And North Morristown on the Fourth of July is about as rural and down-to-earth as you get in these parts. So when I saw this couple calling BINGO, I determined to photograph the scene. They appeared to not even notice me and my camera, so focused were they on their job.

That’s precisely how I like it, to go unnoticed, to click the shutter button and document.

Professional photographers John Hart and Amber Arnold from the Wisconsin State Journal saw, too, what I see in that “Fourth of July BINGO Callers” image. They selected it as the first place winner in the People category of the 2014 photo contest sponsored by National Mutual Benefit.

The judges commented:

This photo has a timeless quality and is a candid, natural moment. It’s a slice of Americana.

I couldn’t have said it better.

My trusty fifth eye, my Canon EOS 20D.

Me and my Canon EOS 20D. Minnesota Prairie Roots file photo.

As a photographer, I am delighted to receive this professional validation of my work with a monetary prize and publication.

This is the second time I’ve won in the National Mutual Benefit Photo Contest. My last win came in 2003 when I photographed a butterfly on a daisy, garnering first place in the scenery division. That was back in the day when I was still shooting with film. I’ve only entered the competition a few times.

What do you think makes a winning or really good photo?

FYI: To view all of the winning photos and judges’ comments, click here. None of the contest images could be digitally altered.

© Copyright 2014 Audrey Kletscher Helbling

 

Discovering a drive-in movie theatre in Luverne & a nation-wide effort to save these icons August 15, 2013

A FEW WEEKS AGO, while traveling specifically to Luverne in the southwestern corner of Minnesota to tour the Brandenburg Gallery and Blue Mounds State Park, I discovered a vanishing icon of American culture.

That would be a drive-in movie theatre on the south edge of town just off Interstate 90.

Verne Drive-in entry sign

The Verne Drive-In Theater, built in the 1950s, is one of only a few drive-ins remaining in Minnesota. Others include the Long Drive-In in Long Prairie, the Starlite 5 Drive-In Theatre in Litchfield, the Vali-Hi Drive-In in Lake Elmo and Sky-Vu Drive In in Warren. I think I’ve covered them all.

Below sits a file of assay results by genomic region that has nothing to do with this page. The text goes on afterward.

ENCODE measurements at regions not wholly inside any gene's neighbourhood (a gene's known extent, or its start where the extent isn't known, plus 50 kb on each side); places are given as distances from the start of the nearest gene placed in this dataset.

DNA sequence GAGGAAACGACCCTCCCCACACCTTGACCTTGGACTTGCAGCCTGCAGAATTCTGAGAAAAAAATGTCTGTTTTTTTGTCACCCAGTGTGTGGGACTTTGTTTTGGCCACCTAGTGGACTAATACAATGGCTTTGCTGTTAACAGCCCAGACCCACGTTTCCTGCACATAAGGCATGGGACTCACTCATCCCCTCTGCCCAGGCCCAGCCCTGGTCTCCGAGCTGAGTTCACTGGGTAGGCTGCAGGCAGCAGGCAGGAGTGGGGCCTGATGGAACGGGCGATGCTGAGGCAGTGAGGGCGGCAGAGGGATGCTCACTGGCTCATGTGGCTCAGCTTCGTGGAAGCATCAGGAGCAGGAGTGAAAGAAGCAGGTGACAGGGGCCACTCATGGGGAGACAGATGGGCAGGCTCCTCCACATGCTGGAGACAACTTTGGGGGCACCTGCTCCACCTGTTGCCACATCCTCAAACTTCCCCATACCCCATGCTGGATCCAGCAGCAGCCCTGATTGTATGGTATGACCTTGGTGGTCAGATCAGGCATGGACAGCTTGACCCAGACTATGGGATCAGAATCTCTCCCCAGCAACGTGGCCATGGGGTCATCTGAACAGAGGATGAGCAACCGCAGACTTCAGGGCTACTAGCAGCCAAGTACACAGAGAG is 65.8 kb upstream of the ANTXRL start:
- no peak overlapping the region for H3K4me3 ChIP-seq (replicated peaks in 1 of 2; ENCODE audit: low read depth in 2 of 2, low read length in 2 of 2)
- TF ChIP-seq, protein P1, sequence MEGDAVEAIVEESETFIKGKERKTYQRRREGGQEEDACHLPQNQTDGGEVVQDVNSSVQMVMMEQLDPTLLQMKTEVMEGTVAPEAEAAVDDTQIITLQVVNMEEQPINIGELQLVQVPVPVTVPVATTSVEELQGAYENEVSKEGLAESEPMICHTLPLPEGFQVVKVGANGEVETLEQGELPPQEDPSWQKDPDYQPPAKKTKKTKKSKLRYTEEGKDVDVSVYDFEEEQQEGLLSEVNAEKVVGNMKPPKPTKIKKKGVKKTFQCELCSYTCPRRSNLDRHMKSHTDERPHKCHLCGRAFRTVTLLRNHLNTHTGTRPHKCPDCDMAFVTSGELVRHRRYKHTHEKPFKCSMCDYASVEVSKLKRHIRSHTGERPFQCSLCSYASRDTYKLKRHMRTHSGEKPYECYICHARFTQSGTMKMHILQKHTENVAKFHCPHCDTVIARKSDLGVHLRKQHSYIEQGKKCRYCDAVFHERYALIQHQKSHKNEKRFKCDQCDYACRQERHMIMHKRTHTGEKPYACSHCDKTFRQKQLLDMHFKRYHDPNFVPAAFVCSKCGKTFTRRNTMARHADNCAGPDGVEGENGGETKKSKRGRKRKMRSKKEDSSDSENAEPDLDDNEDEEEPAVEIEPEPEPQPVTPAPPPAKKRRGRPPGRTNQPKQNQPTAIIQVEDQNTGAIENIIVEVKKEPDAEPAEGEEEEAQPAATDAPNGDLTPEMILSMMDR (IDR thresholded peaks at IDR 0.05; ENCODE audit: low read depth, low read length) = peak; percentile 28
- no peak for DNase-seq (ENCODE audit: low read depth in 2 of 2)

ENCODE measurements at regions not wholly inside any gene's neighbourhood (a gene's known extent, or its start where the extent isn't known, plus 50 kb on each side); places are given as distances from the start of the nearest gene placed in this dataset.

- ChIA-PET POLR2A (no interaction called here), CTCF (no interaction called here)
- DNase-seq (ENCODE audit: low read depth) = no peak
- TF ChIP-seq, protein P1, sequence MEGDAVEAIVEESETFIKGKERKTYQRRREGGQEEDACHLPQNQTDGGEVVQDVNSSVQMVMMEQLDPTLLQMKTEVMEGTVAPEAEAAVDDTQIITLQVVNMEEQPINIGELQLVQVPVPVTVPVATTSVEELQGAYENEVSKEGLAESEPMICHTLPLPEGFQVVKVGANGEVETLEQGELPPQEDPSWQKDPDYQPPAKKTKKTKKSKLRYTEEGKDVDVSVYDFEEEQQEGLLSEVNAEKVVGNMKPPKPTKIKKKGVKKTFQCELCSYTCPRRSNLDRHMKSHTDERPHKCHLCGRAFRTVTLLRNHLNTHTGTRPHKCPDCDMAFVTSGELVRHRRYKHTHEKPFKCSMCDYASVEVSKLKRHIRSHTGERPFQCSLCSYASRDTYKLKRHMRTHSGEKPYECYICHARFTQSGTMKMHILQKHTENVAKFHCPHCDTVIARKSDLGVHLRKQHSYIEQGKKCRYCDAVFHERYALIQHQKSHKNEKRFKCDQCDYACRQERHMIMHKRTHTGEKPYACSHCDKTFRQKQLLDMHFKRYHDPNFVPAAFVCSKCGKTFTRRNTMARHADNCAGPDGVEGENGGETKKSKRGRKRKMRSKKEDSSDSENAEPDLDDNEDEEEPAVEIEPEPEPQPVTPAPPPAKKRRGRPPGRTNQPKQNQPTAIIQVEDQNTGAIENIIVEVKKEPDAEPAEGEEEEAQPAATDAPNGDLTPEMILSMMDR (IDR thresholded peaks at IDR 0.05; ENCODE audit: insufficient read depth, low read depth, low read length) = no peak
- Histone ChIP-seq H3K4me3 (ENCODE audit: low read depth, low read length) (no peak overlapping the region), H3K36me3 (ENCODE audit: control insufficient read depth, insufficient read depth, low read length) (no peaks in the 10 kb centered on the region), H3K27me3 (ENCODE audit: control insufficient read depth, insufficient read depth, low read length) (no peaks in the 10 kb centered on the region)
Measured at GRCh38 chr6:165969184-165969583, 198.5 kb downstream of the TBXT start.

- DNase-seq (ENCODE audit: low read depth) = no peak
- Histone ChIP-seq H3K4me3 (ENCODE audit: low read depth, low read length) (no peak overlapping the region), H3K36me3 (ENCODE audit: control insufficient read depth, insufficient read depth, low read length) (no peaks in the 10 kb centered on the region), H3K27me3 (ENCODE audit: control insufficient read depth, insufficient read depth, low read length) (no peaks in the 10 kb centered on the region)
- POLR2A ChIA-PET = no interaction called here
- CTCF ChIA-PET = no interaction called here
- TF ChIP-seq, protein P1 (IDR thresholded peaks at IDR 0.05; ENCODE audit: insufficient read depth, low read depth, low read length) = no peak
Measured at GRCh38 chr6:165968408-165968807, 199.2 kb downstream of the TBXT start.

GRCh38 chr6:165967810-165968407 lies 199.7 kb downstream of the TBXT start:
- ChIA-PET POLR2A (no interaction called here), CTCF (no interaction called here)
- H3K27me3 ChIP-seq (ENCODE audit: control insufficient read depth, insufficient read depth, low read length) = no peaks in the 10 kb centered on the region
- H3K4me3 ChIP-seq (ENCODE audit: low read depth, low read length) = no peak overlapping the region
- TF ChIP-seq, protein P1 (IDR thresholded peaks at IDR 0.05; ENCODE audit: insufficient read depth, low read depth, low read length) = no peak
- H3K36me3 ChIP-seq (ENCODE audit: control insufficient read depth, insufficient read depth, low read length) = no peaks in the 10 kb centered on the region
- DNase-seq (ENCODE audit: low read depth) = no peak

Nearly a year ago, the Cottage View Drive-In in Cottage Grove, in a controversial move, was closed and the land sold for construction of a Walmart store. (Click here to see Minnesota Public Radio photos of a September 2012 event celebrating the Cottage View’s 46-year history.)

Although I didn’t see a show at the Verne Drive-In, my husband and I drove through the vacant theatre parking lot on a Saturday morning just to check out the place and reminisce. We went to a few outdoor movies together when our community of Faribault still had a drive-in theatre. We also each attended drive-in movies separately while growing up. Me in Redwood Falls and he once in the Little Falls area and then near Brainerd.

Verne Drive-in, screen w filmstrip

I expect most of you hold on to some drive-in movie memories whether its cramming into the trunk of a car, making out with a long forgotten boyfriend or girlfriend, waiting in line for a concession stand snack or burger, tuning in to a movie via those little boxes stationed throughout the gravel parking lot, piling the kids into the car in their jammies for a night out under the stars…

At the Verne Drive-In a young couple, who went on their first date at the drive-in four years ago, recently became engaged there.

Drive-in theatres, most assuredly, are a part of our history, our culture, our growing up years and our personal memories.

Verne Drive-In exit sign film strip

Once commonplace in communities across the country, drive-ins are vanishing with only 368 remaining in the U.S., according to Project Drive-In established by Honda Motor Company. Honda, via an online and texting voting process, is giving away digital movie projectors to five drive-in theatres. The goal is simple: to save as many drive-ins as possible.

The financial challenge for drive-ins today lies in the need to switch to digital projection by the end of 2013, an upgrade which costs an estimated $80,000.

For theatres like the one in Luverne, winning a free digital projector through the Project Drive-In giveaway would be huge. You can vote online and/or via texting for these two Minnesota drive-ins daily for the next 25 days: the Verne Drive-In or the Long Drive-In. Click here for more information.

Project Drive-In also includes opportunities to donate monies toward saving our nation’s drive-ins and to pledge to go to a drive-in movie theatre. Win. Win.